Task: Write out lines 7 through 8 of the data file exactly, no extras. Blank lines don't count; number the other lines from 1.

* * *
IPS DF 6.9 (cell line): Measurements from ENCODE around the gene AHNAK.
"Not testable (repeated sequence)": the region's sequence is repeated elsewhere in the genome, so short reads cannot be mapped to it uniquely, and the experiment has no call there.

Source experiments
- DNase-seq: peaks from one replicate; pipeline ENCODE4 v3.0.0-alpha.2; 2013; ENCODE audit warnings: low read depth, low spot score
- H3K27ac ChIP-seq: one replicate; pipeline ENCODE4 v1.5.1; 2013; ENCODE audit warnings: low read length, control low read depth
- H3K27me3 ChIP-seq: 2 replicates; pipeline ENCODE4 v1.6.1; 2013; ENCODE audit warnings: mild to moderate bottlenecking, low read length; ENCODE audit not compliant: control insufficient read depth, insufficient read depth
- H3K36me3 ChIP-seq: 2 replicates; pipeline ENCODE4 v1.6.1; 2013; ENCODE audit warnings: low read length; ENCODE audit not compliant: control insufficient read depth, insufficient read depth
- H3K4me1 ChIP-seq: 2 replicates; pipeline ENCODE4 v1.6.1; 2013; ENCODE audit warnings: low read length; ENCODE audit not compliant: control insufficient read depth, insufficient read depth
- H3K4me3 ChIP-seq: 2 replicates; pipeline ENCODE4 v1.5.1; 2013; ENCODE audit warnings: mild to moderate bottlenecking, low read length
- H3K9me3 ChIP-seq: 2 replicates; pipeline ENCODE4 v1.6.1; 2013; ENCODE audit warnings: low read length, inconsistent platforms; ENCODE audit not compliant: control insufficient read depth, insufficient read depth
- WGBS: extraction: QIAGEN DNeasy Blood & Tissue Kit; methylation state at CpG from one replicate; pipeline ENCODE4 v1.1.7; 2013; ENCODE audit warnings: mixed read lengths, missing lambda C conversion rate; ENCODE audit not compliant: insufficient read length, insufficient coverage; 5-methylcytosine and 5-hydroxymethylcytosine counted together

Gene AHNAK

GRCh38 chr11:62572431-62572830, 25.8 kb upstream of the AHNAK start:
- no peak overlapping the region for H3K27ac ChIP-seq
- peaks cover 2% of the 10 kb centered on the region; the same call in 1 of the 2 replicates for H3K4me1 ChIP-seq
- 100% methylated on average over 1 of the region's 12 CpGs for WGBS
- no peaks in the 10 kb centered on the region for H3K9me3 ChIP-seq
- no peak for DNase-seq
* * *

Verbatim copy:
- H3K36me3 ChIP-seq: 2 replicates; pipeline ENCODE4 v1.6.1; 2013; ENCODE audit warnings: low read length; ENCODE audit not compliant: control insufficient read depth, insufficient read depth
- H3K4me1 ChIP-seq: 2 replicates; pipeline ENCODE4 v1.6.1; 2013; ENCODE audit warnings: low read length; ENCODE audit not compliant: control insufficient read depth, insufficient read depth